The African Oil Palm is the crop with the highest oil yield per hectare. This explains why the Oil Palm industry is growing significantly around the world to provide fats and oils needed mostly by the food industry.
The sector is currently under pressure to ensure more sustainability to its practices. BIOTEC is part of this dynamic, providing relevant and tailor-made solutions at environmental, agricultural, energy and social levels.
Each palm oil mill generates liquid by-products known as Palm Oil Mill Effluent (POME). This effluent holds large amounts of organic matter, equivalent to those generated by densely populated cities; by the way they pose a significant risk of environmental contamination.
On the other hand, these by-products have a high fertiliser value and energy potential. The bio-digestion of the “POME” in bio-digesters of the BIOTEC RAC model generates an average of 15 m3 of CH4 and 60 kWh per ton of fruit (FFB).
EFB fertilizer value is around 3 US$ per T FFB and POME fertilizer value is between 4 and 5 US$/T FFB.
Under the BIOTEC approach, there is no reason to send raw or treated POME to the river. These nutrients and this organic matter must go back to the soils.
BIOTEC developed the concept of the Zero Discharge Milling (ZDM) and developed several technologies to achieve it:
- Open ponds and open biodigesters + liquid fertilization.
- Biodigestion + liquid fertilization.
- Bio-evapo-drying to produce a powdered biofertilizer.
- Co composting with EFB (4 meters high heap / lateral turning / no roof requirement).
2nd POME biodigester in the world
(Palmeras del Llano, Colombia, 1988)
1st POME ferti-irrigation system using micro-sprinkler
(Palmar Santa Elena, Colombia 1992)
1st Covered lagoon Biodigester for POME
(Palmeiras, Colombia, 1999)
1st CDM Project (Gold Standard) for POME in the world
(Eecopalsa, Honduras, 2007)
1st Dosed and monitored POME fertigation system (FORLIM)
(Exportadora del Atlántico, Honduras, 2010)
1st Combined POME and biodiesel plant effluents biodigester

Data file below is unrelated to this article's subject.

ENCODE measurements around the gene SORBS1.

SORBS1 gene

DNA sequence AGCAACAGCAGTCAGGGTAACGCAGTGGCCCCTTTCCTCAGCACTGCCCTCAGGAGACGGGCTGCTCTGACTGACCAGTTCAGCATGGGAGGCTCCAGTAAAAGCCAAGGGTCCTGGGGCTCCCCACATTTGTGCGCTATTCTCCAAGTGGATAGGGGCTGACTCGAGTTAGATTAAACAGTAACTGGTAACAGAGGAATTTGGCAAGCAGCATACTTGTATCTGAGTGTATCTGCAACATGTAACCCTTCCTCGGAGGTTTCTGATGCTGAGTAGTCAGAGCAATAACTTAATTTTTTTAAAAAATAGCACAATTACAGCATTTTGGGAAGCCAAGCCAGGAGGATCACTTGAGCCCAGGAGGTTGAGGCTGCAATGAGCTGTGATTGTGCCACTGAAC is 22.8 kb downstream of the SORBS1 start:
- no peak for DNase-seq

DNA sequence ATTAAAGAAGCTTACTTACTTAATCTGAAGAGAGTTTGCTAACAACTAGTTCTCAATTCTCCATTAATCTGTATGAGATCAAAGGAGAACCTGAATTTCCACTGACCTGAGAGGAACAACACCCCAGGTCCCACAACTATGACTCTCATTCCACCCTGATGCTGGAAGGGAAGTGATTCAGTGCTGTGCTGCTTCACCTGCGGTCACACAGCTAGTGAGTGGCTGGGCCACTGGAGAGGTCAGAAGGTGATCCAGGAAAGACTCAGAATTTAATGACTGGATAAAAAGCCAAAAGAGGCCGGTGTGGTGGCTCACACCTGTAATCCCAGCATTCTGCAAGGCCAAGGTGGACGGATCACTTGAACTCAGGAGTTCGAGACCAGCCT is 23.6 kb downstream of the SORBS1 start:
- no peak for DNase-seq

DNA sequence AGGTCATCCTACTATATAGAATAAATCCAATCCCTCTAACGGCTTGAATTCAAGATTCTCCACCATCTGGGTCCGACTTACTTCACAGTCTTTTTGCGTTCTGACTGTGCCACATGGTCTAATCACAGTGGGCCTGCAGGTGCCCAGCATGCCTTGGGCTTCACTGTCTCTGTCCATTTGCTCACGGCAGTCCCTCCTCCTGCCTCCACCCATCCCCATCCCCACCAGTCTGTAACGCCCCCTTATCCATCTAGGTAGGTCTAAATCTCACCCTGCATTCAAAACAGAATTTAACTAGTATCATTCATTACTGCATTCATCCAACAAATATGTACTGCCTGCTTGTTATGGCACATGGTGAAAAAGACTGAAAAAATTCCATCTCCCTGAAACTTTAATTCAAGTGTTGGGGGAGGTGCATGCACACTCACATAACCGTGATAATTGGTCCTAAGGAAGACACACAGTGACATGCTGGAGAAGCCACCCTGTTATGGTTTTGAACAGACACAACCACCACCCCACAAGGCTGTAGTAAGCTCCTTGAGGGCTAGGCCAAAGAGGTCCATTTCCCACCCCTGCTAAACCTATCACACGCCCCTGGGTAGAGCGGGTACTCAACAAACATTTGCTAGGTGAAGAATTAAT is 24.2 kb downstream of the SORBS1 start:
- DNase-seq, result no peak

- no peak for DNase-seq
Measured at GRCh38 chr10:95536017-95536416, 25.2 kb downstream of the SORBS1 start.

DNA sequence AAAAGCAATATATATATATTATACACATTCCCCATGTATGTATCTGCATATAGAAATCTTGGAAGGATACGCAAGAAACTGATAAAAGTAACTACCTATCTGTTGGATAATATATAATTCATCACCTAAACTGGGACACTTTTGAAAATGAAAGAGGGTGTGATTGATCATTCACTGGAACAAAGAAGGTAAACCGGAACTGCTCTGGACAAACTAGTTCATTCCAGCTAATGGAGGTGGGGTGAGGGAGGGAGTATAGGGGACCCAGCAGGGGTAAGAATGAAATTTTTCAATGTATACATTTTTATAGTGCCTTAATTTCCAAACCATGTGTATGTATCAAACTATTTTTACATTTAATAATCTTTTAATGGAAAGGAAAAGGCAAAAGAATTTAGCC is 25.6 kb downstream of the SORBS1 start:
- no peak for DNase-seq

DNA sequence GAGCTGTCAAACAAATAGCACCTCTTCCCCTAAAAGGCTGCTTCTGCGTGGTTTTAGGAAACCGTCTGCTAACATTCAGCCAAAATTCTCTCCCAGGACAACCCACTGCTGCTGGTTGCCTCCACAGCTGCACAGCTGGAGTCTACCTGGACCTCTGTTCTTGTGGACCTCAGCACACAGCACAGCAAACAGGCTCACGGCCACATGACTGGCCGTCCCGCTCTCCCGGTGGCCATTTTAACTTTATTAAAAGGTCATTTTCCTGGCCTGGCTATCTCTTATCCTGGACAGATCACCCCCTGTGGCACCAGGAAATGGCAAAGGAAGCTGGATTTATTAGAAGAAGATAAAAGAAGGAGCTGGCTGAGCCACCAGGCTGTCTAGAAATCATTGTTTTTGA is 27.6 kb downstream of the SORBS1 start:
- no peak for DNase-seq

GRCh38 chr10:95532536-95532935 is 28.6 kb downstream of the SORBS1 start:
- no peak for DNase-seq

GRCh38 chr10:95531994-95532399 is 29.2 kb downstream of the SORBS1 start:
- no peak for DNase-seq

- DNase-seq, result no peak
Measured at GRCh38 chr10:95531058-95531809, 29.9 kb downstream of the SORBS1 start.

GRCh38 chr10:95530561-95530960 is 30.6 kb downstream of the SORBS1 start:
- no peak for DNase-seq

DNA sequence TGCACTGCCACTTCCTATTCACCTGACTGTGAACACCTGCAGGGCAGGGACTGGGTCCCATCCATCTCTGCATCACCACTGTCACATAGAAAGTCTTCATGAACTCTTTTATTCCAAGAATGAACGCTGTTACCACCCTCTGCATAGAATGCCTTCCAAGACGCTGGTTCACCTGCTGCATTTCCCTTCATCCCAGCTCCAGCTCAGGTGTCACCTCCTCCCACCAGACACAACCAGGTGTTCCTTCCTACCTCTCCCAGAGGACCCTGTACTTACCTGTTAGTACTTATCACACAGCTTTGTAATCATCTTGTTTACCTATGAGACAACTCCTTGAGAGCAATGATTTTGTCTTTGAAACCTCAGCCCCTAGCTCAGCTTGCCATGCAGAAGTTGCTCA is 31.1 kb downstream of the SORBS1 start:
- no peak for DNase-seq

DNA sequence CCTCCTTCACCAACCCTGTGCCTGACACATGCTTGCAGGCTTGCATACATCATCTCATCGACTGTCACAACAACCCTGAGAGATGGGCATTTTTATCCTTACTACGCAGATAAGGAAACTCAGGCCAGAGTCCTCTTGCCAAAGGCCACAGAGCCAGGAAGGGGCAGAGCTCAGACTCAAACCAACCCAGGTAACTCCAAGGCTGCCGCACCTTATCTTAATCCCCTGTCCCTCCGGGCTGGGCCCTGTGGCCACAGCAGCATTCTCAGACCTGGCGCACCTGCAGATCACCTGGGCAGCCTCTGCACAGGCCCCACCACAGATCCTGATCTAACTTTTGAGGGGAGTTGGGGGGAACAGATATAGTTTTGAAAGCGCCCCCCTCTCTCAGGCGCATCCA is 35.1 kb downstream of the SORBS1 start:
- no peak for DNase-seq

(MANUELITA, Colombia, 2014)
1st POME bio-evapo-drying (pilot) plant.
(Pilot plant, Faridabad , India, 2018)
BIOTEC also implements the SSP technology of raw POME to animal feed factory when sufficient steam is locally available for the evapo-drying.
Cane is the most important source of sugar in the world and, together with corn, the most important source of bio-ethanol.
While cane production is approaching 50 tons of dry matter per hectare per year, sugar and bioethanol production account together for 15 tons. The difference between these two numbers are the by-products (leaves, tops, bagasse, sludge, wastewater and vinasses) which contain the nutrients exported by the crop.
Bagasse is an attractive biomass used as source of steam and electricity and in some cases as raw material for paper. Vinasses represent an environmental (pollution) and agricultural challenge (potassium concentration + salinization). Sugar mud (filter cake) and vinasses represent the major amount of nutrients. Sugar mud, raw or composted, is usually spread on the crops. Good management of these by-products is an opportunity for agribusiness to obtain added-value for its core business and ensure long-term sustainability.
BIOTEC brings knowledge and experience in the handling of sugar mud, wastewater and vinasses, like:
- Wastewater treatment and valorization
- Sugar mud composting
- Vinasses and sugarmud co-composting
- Sugar mud biodigestion
- Vinasses biodigestion
- Vinasses + sugarmud co-digestion
- Vinasses bio-evapo-drying (up to powder)
- Vinasses + sugarmud bio-evapo-drying (up to powder)
Treatment and use of by-products and effluents.
Finally, BIOTEC promotes the organic fertilisation of sugarcane plantations with: filter mud cake, compost, purged sludge of biodigesters and raw or treated vinasses. For the sugarcane industry, these technologies represent additional business opportunities. This set of solutions ensures a sustainable business management.
- Zero Discharge Milling (ZDM).
- Renewable Natural Gas (RNG) production.
- Powdered biofertilizer production for cane fertilization or rather for sale to fertilizer companies (to avoid potassium concentration in the nearby land).